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    A flashy bird with a fairly small head outweighed by a long tail.

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    A hunched-over, bull-headed bird with a thick, hooked beak.

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    Typically canted back from a tree trunk, leaning against its tail feathers, long beak aimed at the bark.

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    Short-legged, round birds with short necks and small heads, typically seen in large groups on the ground.

For example, in fall the small, drab green Pine Warbler looks similar to the Acadian Flycatcher, right down to the two wingbars and the straight bill. But you’re unlikely to confuse the two because their postures are so different. Pine Warblers hold their bodies horizontally and often seem to crouch. Flycatchers sit straight up and down, staying on alert for passing insects.

Horizontal versus vertical posture is the first step. Next, get an impression of the bird: Does it seem inquisitive like a chickadee or placid, like a thrush? Does it lean forward, ready for mischief, like a crow? Or is it assertive and stiff, like a robin? Do the bird’s eyes dart around after targets, like a flycatcher – or methodically scan the foliage like a vireo? Is the bird constantly on alert, like a finch in the open? Nervous and skittish like a kinglet?


As soon as a sitting bird starts to move, it gives you a new set of clues about what it is. You’ll see not only different parts of the bird and new postures, but you’ll also sense more of the bird’s attitude through the rhythm of its movements. There’s a huge difference between the bold way a robin bounces up to a perch, a mockingbird’s showy, fluttering arrival, and the meekness of a towhee skulking around.

  • Short-eared Owls fly with stiff, mothlike wingbeats as they course low over marshy vegetation searching for prey.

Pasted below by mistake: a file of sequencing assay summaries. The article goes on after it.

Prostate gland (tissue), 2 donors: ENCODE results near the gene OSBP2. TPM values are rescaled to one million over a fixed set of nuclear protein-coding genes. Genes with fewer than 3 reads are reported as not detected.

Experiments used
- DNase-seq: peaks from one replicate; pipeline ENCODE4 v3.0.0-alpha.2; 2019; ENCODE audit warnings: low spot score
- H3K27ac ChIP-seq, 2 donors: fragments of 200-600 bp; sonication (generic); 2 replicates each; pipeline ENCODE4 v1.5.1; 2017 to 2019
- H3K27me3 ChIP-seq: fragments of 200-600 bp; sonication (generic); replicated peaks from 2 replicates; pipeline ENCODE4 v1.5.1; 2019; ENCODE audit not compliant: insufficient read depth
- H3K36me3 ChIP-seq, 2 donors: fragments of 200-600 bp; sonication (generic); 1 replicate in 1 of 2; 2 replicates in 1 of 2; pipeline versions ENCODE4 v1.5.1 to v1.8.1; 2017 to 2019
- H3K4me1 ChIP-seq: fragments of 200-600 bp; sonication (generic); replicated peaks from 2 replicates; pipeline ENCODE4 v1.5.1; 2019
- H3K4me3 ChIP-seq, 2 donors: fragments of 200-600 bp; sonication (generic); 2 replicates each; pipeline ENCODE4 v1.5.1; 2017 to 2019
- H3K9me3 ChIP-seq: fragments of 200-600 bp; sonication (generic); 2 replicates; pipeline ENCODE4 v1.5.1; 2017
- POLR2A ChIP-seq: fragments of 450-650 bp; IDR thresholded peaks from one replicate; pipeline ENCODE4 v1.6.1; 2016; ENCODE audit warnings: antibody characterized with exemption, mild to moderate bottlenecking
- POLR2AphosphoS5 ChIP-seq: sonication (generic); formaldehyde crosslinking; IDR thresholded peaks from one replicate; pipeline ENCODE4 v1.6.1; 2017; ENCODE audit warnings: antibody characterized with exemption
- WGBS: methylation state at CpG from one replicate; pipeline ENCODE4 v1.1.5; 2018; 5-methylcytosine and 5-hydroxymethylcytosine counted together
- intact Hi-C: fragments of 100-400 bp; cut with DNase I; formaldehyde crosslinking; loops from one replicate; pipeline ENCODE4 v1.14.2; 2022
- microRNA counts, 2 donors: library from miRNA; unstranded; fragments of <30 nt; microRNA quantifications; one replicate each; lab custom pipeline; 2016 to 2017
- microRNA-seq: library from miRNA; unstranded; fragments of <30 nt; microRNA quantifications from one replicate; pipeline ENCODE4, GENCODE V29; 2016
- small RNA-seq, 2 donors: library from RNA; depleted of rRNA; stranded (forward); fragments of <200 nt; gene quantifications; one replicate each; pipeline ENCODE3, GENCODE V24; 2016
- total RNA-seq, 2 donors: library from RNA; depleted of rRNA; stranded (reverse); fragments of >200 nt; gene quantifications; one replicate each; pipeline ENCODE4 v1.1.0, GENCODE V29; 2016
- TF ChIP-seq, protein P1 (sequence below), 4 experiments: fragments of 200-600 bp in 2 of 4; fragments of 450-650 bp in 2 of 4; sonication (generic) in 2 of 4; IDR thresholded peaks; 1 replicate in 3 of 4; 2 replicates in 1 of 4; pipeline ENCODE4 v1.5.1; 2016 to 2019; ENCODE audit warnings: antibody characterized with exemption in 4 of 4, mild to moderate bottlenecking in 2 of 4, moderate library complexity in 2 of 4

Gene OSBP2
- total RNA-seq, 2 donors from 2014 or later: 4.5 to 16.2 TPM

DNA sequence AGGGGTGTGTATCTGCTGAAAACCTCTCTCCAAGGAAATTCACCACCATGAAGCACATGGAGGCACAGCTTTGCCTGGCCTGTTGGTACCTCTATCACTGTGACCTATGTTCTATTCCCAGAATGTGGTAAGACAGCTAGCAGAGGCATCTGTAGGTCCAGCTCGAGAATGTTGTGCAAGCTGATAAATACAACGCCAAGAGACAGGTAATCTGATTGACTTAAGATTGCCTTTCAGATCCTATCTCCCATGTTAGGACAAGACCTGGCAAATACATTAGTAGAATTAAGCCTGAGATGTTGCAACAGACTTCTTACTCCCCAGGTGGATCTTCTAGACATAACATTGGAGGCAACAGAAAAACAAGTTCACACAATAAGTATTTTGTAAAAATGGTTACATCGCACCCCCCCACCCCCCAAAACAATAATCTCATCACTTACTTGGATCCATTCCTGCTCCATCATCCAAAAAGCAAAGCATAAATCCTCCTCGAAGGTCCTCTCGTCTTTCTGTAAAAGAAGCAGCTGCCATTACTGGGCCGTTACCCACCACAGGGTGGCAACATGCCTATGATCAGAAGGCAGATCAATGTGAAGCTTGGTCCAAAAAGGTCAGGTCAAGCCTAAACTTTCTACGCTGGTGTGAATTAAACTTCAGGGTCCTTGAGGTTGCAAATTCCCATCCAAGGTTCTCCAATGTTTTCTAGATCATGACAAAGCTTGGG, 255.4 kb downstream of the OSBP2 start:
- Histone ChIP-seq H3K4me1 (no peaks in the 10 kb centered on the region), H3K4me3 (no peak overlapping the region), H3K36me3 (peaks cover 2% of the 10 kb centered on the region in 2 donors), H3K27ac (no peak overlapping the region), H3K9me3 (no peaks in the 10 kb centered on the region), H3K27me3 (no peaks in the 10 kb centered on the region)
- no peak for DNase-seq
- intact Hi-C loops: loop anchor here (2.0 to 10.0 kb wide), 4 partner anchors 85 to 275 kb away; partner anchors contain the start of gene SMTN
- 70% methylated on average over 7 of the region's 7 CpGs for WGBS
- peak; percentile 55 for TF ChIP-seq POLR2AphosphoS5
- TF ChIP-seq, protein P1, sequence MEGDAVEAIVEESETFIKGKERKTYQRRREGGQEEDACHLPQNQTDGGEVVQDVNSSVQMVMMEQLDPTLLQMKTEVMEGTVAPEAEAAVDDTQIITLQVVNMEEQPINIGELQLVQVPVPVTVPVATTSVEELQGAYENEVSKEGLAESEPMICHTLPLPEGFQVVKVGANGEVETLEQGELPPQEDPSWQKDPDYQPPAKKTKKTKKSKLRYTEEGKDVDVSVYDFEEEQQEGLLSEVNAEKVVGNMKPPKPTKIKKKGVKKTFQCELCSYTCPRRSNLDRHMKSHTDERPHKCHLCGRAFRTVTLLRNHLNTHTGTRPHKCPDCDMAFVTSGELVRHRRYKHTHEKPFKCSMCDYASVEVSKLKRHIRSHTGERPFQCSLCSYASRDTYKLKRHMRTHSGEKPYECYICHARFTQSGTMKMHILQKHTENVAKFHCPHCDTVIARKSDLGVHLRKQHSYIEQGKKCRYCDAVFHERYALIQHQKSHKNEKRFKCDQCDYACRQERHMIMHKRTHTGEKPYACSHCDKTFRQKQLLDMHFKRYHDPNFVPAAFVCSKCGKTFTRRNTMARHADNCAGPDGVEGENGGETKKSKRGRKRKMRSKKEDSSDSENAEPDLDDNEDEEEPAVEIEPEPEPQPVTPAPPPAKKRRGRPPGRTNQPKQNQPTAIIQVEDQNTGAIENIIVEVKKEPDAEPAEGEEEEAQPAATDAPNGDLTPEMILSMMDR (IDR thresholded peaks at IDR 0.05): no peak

• Arctic Terns, like most terns, are graceful, willowy seabirds with long, slim wings and incredible flying finesse.

  • Warblers like this Prothonotary Warbler forage with quick, darting movements, rarely sitting still for long.

  • Great Blue Herons have immense, broad wings, and they flap more slowly than almost any other bird.

  • Northern Goshawks and other accipiters take a few wingbeats and then glide on their short wings and long tail.

  • Two Rock Ptarmigan, having a spring battle over territory, demonstrate how quickly quail and grouse can run on their short legs.


You can also tell a lot from the way the bird moves: notice whether it hops, like many sparrows, or walks like a pipit; whether it always hitches upward like a woodpecker or scurries around like a nuthatch seemingly unaware of gravity.

On the water, some ducks, such as Mallard and Northern Pintail, tip up (or “dabble”) to reach submerged vegetation. Others, including scaup and Redhead, disappear from view as they dive for shellfish and other prey. Among the divers, you’ll notice that some species, such as eiders, open their wings just before they dive. These ducks flap their wings for propulsion underwater, and they almost always begin a dive this way.

Flight Pattern

Certain birds have flight patterns that give them away. Almost nothing flaps as slowly as a Great Blue Heron – you can see this from miles away. Learn the long swooping flight of most woodpeckers and you’ll be able to pick them out before they’ve even landed.

  • Flight 1

    Crows and Ravens

    Flight style can be a great way to identify birds at a distance. Although crows and ravens look very similar, they fly quite differently. American Crows flap slowly and methodically, whereas Common Ravens take frequent breaks from flapping to soar or glide.

  • Flight 2